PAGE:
Her big concern, she says, is that the insurance exchange system won't go into effect until 2013. "That means all of us paying through the nose for premiums for the next three to four years," she says.

Anneta Vickers, the owner of T.A.B. Co. , was honored this year by the Small Business Administration. Located in north St. Louis, T.A.B. sells office, industrial and construction material and also specializes in video production. Vickers says that sales at her 11-year-old business are in the $2 million to $3 million range, but that the cost of health insurance remains prohibitive. To remain competitive, she says she must get by with a workforce of a half dozen part-time employees and independent contractors.

"The House bill opens up health care for small businesses" through options such as the exchanges, she says. "I'd like to offer everybody excellent benefits."

Some other companies like their current system of health savings accounts that help their workers cover their health coverage. That's the approach taken by Dynalabs, whose managing partners are Russell Odegard and Michael Pruett (left to right in photo). A major analytical laboratory located in midtown, Dynalabs employs 16 people and has sales of roughly $2.5 million.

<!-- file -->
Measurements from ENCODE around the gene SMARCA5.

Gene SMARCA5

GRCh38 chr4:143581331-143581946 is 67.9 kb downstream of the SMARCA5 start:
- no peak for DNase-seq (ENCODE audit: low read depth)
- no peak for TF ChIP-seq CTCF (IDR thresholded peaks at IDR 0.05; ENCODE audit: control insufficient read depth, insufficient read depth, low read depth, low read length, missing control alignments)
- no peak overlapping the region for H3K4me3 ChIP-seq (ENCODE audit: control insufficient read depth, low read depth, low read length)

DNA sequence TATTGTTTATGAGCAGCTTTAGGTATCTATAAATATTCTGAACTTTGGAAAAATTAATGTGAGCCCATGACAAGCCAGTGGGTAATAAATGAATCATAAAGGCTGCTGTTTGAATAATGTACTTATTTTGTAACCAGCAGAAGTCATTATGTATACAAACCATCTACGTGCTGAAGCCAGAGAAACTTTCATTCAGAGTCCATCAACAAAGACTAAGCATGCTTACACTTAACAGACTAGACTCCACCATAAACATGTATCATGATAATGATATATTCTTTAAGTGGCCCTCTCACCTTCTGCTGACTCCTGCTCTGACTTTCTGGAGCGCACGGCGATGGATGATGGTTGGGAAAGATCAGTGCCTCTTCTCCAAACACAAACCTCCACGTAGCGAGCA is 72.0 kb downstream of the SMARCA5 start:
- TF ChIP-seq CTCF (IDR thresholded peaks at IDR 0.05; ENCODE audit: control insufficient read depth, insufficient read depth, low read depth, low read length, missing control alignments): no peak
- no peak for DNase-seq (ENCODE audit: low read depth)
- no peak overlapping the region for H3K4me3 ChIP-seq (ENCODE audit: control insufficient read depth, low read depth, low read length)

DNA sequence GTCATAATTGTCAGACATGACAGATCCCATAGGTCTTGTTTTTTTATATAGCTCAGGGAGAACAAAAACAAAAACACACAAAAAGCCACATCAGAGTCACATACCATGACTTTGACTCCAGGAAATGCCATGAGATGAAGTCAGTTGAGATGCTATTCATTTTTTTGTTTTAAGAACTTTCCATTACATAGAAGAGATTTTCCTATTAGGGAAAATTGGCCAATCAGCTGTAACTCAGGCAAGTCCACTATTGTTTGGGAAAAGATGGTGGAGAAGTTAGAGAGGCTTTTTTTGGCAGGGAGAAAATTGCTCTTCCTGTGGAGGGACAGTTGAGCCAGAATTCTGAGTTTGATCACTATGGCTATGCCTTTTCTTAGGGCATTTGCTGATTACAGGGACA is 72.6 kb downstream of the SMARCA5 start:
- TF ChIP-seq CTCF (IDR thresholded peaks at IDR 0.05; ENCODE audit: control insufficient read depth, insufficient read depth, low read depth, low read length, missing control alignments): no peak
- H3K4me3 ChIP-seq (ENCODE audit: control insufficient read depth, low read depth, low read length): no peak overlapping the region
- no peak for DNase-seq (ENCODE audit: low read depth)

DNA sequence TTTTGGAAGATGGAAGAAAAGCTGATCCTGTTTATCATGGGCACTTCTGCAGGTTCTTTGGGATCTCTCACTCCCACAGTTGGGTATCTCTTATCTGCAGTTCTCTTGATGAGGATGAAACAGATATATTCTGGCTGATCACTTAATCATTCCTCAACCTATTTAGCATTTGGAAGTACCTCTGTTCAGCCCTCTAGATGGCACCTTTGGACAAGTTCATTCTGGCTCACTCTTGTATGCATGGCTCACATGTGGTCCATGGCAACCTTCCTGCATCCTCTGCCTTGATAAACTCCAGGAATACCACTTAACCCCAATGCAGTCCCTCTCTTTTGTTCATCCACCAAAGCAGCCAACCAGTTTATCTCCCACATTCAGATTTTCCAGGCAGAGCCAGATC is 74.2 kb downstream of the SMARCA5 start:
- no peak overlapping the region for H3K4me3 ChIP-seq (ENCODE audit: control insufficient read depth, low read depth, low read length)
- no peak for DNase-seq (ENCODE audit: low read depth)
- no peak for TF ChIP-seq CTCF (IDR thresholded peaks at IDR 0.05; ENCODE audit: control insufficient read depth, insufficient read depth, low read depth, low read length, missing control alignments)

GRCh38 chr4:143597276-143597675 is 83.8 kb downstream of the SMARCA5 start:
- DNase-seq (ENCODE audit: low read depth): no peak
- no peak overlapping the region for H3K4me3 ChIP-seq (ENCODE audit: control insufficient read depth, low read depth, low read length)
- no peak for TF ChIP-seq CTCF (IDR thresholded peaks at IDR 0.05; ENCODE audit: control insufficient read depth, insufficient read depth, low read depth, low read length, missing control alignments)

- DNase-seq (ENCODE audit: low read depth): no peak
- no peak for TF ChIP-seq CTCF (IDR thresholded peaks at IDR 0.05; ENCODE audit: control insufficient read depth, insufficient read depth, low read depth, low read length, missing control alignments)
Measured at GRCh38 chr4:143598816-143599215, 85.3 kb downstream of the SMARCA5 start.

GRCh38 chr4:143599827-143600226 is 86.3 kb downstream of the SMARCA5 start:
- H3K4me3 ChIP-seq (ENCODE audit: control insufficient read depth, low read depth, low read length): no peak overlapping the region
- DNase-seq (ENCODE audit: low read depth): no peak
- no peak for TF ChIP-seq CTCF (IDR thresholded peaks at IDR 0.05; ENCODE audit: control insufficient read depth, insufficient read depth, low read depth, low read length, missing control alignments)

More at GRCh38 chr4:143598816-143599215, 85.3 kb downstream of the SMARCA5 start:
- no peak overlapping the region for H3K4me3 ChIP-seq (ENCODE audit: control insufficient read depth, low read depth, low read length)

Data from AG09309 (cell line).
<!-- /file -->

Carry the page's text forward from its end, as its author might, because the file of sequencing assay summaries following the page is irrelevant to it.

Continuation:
The ongoing challenge, Pruett says, is finding affordable insurance. The company buys the insurance and the employees are encouraged to cover their deductibles through health savings accounts from pre-tax earnings. If the workers don't spend that money set aside yearly to satisfy deductibles, they are allowed to keep it.


The House proposal "is a godsend" for small businesses, says Jerome Katz, the Coleman Foundation Professor of Entrepreneurship at Saint Louis University's Cook School of Business.

He says the legislation amounts to "a level playing field in a sense because all small businesses will have to provide health insurance, and they won't be able to duck. But this poses a problem for a subset of some small service and small manufacturing businesses that will be vulnerable. They already have been hit with higher costs, will face challenges and will be put out of business."

Of course, nobody can be sure what the Senate will do when it takes up the House measure. The two houses will have to negotiate a final bill to send to Obama, and it is bound to look different than

"Anytime the government comes up with a piece of major legislation, it has a price tag. But the vast majority of small businesses survive it and benefit from it."

In fact, he predicts, the final legislation, would give some small businesses "an excuse to increase their prices."